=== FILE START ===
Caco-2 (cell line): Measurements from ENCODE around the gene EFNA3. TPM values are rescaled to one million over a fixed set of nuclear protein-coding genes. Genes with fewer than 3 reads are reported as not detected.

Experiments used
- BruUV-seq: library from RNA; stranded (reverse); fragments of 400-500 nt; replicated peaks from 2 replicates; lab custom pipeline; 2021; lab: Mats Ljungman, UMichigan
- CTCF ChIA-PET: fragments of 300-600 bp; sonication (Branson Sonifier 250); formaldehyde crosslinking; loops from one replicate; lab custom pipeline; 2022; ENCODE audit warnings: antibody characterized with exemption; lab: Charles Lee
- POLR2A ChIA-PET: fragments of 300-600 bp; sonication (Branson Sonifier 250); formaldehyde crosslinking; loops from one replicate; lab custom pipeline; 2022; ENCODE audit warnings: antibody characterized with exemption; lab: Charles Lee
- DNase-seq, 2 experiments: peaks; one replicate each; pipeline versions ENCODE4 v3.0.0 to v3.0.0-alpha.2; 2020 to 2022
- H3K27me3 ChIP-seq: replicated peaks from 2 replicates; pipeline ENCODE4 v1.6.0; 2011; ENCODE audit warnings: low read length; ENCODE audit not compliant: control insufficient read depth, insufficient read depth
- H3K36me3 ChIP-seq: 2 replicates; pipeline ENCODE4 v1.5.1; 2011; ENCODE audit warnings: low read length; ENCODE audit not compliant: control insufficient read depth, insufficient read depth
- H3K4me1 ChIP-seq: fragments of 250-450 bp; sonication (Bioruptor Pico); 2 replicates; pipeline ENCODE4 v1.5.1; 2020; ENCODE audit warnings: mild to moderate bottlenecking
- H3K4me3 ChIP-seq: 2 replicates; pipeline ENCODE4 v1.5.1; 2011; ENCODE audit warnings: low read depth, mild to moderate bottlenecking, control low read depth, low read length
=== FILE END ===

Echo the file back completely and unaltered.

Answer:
Caco-2 (cell line): Measurements from ENCODE around the gene EFNA3. TPM values are rescaled to one million over a fixed set of nuclear protein-coding genes. Genes with fewer than 3 reads are reported as not detected.

Experiments used
- BruUV-seq: library from RNA; stranded (reverse); fragments of 400-500 nt; replicated peaks from 2 replicates; lab custom pipeline; 2021; lab: Mats Ljungman, UMichigan
- CTCF ChIA-PET: fragments of 300-600 bp; sonication (Branson Sonifier 250); formaldehyde crosslinking; loops from one replicate; lab custom pipeline; 2022; ENCODE audit warnings: antibody characterized with exemption; lab: Charles Lee
- POLR2A ChIA-PET: fragments of 300-600 bp; sonication (Branson Sonifier 250); formaldehyde crosslinking; loops from one replicate; lab custom pipeline; 2022; ENCODE audit warnings: antibody characterized with exemption; lab: Charles Lee
- DNase-seq, 2 experiments: peaks; one replicate each; pipeline versions ENCODE4 v3.0.0 to v3.0.0-alpha.2; 2020 to 2022
- H3K27me3 ChIP-seq: replicated peaks from 2 replicates; pipeline ENCODE4 v1.6.0; 2011; ENCODE audit warnings: low read length; ENCODE audit not compliant: control insufficient read depth, insufficient read depth
- H3K36me3 ChIP-seq: 2 replicates; pipeline ENCODE4 v1.5.1; 2011; ENCODE audit warnings: low read length; ENCODE audit not compliant: control insufficient read depth, insufficient read depth
- H3K4me1 ChIP-seq: fragments of 250-450 bp; sonication (Bioruptor Pico); 2 replicates; pipeline ENCODE4 v1.5.1; 2020; ENCODE audit warnings: mild to moderate bottlenecking
- H3K4me3 ChIP-seq: 2 replicates; pipeline ENCODE4 v1.5.1; 2011; ENCODE audit warnings: low read depth, mild to moderate bottlenecking, control low read depth, low read length